Jeff Welton is Nautel's regional sales manager for the Central U.S. This is one in a series of Q&As with professionals who wrote chapters in the new edition of the NAB Engineering Handbook. Here's another from last week.
Radio magazine: You authored the chapter on FM transmitters. How has information about this topic changed since the previous edition of the handbook 10 years ago?
Jeff Welton: The biggest changes have been with the advent of LDMOS amplifiers and efficiencies which have finally broken the barrier that kept tube transmitters in the lead with respect to both cost of acquisition and cost of operation. In many cases now, solid state transmitters, while frequently still having a higher purchase price, will be much less expensive to operate, especially in the areas of electrical and cooling requirements. As well, with the advanced metering and IT connectivity that are a result of more cost effective DSP and computing technology, transmitters today can offer much more in the line of self-diagnostics, extra features and manufacturer support than could have even been imagined 10 years ago.
Radio: Can you share a specific tip or piece of information about FM transmitters, that you think readers might not know, as an example of the kind of useful information found in the handbook?
Welton: The biggest one — and one that I had not really thought of before, given that my experience has been based solely with Nautel and obviously limited to the systems that we have built or are building — is that it’s important to know the topography of the system you’re working with. Knowing how an amplifier is biased, or what the operating efficiency should be, is paramount to successful troubleshooting or maintenance scheduling and techniques. Due to the vast amount of topics covered in the handbook, we were limited in the amount of information we could present, so it’s a birds-eye view at times, but hopefully I have given at least a thumbnail of the different design techniques used over the years, up to the present day.
Radio: Did you come across any other interesting discoveries or unexpected findings as you did the research for your chapter?
Welton: I’ve been in this industry for almost 30 years, all of them with the same company and it was a real eye-opener to read some of the history and background to various designs over the years. It’s something that I had never really focused on before, as it was not really pertinent to my day job and may be something that a lot of other readers take for granted, having worked with these designs for years. However, it was really educational to read other descriptions of things I had thought I understood fairly well.
Radio: You work for a manufacturer, but the editors of the book no doubt seek to make sure that the content is vendor-agnostic. How do you make sure to include all relevant technologies and perspectives?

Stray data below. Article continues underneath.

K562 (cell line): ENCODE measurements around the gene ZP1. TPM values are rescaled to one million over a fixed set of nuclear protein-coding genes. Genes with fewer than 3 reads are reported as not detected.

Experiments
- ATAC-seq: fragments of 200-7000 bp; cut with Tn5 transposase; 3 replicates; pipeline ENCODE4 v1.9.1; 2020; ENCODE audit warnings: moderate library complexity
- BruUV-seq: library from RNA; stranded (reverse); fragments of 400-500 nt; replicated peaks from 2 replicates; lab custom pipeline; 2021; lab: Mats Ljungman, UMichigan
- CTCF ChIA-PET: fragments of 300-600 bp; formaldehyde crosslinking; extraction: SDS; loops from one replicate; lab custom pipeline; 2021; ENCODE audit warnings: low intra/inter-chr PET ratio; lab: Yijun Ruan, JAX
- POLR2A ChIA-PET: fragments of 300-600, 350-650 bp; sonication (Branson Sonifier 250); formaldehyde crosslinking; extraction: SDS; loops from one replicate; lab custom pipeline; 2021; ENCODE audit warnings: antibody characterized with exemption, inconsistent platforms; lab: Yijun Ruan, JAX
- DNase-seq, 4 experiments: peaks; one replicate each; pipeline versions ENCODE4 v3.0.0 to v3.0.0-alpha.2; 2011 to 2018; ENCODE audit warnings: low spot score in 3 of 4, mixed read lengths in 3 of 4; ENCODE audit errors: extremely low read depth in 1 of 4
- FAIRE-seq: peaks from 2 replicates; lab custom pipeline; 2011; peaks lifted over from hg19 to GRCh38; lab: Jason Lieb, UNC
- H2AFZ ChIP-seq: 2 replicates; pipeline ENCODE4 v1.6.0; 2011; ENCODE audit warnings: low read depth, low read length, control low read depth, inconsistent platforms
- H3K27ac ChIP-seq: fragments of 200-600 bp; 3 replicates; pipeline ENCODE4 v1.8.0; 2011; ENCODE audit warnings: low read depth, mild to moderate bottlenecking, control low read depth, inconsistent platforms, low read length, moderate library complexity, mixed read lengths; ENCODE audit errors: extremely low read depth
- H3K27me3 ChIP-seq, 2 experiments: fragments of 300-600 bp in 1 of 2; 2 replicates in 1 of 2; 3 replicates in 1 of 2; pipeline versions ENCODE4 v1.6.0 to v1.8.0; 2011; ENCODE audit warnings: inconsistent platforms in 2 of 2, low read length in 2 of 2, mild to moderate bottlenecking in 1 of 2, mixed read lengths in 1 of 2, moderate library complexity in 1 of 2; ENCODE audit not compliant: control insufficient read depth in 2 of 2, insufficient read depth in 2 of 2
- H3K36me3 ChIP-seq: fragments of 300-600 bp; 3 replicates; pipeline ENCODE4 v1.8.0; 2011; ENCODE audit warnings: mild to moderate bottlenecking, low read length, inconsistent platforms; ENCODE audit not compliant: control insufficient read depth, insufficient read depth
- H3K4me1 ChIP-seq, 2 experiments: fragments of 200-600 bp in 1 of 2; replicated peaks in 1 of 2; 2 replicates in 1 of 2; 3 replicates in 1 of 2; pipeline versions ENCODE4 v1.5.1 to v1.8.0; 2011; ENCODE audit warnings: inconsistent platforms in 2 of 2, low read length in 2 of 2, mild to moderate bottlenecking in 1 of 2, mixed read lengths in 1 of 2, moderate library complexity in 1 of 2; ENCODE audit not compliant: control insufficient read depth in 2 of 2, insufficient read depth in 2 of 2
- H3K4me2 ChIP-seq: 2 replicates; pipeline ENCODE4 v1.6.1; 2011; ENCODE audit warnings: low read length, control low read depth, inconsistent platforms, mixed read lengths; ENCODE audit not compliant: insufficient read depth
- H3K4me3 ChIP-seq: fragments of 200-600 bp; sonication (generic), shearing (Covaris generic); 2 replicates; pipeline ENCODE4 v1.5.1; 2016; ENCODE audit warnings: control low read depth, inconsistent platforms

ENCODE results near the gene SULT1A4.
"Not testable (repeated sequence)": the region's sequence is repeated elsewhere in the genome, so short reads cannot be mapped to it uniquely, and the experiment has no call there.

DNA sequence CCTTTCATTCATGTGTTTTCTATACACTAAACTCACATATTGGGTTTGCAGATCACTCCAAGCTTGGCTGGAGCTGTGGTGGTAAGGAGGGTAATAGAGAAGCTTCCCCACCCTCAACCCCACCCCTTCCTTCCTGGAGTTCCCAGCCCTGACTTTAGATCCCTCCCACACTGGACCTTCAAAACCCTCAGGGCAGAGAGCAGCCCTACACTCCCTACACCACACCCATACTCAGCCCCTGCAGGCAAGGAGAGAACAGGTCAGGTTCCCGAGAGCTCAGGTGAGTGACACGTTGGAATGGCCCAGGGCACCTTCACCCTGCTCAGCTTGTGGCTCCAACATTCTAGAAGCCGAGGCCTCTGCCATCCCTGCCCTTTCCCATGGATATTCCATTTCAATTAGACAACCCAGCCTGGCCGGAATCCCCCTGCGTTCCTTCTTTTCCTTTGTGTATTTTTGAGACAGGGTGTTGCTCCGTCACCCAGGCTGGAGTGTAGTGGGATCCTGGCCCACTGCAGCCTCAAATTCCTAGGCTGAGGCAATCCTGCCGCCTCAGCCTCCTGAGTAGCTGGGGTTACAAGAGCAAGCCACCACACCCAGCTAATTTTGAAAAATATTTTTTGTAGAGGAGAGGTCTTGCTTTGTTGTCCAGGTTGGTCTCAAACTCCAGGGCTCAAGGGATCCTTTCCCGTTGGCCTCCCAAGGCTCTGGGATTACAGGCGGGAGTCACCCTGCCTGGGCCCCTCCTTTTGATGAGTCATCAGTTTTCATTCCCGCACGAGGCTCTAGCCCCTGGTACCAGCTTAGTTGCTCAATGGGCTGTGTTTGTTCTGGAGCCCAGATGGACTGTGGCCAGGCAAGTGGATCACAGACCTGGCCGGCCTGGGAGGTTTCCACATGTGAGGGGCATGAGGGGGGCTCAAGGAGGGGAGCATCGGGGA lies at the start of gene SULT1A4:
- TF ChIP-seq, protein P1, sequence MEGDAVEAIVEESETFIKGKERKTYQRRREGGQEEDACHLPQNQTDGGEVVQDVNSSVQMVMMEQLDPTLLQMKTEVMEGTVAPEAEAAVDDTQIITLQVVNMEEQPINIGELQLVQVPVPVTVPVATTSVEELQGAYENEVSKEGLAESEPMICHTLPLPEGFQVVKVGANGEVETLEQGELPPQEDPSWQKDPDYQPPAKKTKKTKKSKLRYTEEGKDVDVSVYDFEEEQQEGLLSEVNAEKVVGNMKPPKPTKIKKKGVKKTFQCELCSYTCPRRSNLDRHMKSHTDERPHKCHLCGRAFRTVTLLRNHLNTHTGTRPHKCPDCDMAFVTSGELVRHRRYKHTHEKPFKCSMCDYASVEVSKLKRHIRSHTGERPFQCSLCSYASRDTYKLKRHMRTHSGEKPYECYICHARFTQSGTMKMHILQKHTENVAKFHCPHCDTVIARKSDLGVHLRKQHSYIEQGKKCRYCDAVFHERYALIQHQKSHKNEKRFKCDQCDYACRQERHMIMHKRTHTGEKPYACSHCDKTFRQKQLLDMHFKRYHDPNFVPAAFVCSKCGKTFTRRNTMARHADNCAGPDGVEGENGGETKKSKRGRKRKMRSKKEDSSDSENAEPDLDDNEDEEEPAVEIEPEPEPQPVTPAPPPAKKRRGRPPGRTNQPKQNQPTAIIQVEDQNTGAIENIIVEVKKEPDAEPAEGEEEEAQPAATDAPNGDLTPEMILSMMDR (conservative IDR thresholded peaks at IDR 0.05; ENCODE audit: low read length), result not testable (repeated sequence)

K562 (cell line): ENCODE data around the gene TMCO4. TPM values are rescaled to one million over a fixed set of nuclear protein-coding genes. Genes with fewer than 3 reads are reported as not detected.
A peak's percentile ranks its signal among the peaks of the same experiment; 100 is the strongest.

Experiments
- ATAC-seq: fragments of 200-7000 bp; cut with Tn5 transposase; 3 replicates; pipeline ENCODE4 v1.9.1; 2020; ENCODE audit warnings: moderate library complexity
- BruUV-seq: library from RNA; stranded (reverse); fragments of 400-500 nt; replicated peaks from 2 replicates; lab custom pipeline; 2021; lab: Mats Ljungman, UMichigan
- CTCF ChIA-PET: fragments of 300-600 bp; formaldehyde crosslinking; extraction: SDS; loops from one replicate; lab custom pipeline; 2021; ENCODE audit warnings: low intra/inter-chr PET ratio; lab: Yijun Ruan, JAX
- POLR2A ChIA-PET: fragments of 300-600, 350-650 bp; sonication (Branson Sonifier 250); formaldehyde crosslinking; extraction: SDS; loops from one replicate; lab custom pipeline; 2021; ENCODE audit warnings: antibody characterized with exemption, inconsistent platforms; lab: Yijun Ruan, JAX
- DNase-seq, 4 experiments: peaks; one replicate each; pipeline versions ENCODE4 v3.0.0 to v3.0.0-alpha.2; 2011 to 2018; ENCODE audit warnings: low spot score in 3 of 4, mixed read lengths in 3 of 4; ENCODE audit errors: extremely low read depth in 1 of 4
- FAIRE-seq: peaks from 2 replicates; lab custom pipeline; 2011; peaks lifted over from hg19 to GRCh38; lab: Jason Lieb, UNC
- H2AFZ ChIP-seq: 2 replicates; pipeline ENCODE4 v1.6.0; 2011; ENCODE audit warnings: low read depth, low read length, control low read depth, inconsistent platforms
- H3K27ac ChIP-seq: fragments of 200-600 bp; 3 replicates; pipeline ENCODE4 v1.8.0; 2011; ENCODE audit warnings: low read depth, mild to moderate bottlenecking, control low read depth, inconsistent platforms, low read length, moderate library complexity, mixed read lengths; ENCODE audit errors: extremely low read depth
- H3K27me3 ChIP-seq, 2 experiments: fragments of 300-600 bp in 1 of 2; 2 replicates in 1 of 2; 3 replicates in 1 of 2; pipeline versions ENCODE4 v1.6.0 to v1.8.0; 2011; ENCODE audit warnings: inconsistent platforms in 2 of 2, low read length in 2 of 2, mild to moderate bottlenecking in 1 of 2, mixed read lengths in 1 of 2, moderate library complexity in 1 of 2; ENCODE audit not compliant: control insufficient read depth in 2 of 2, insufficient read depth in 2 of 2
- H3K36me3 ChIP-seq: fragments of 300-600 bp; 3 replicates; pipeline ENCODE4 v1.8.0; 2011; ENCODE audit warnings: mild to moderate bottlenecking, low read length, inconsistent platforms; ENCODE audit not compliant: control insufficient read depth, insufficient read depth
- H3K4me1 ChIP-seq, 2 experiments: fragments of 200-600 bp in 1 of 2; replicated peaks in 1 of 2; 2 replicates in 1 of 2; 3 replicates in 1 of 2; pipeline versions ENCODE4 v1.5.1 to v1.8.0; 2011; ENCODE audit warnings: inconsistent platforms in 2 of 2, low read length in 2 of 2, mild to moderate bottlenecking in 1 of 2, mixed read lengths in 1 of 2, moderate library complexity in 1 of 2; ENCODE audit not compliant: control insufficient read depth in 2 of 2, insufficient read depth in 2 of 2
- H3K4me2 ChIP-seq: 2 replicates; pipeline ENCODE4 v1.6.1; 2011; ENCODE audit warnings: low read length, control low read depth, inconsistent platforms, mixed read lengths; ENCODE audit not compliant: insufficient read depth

Welton: At the start, I was definitely worried this would be a challenge. For the tube portion, it was surprisingly easy — and I need to credit Geoff Mendenhall (retired from GatesAir) for his work in the 10th edition, as, with NAB’s permission, I used a lot of his work from that edition — this is one of the areas where I really learned a lot about a technology I will be the first to admit that I don’t know a lot about. For solid state technologies, I tried to stay generic — covering various amplifier and combiner technologies, without favoring any specific manufacturer. Since the tech doesn’t change much from one manufacturer to another (for example, a hybrid combiner will always have the same general schematic, regardless of specific implementation), it was not as hard as I thought it would be going in. It also helped that I was fortunate to be able to work with an amazing associate editor, the late Tom Osenkowsky, who, in spite of his personal battles, provided an incredible amount of guidance with the worldview he was trying to have presented by the authors. On a side note, I’m going to miss his dry wit in the various forums he frequented, it really shone through in our communications during the process of building this handbook.
Radio: What else should readers know?
Welton: There is a very wide range of topics presented in this handbook — it is an amazing wealth of information. With such a broad scope, we sometimes had to significantly condense the amount of information we were able to present. As a reference, the theory of operation section from one of our transmitter manuals is typically 30–50 pages long and we were trying to stay within a 15 page range, so it really is a birds-eye view at times, as previously mentioned. Education never stops, though, and hopefully this will make a good starting point for somebody needing a reference for just about any system or technology related to broadcast.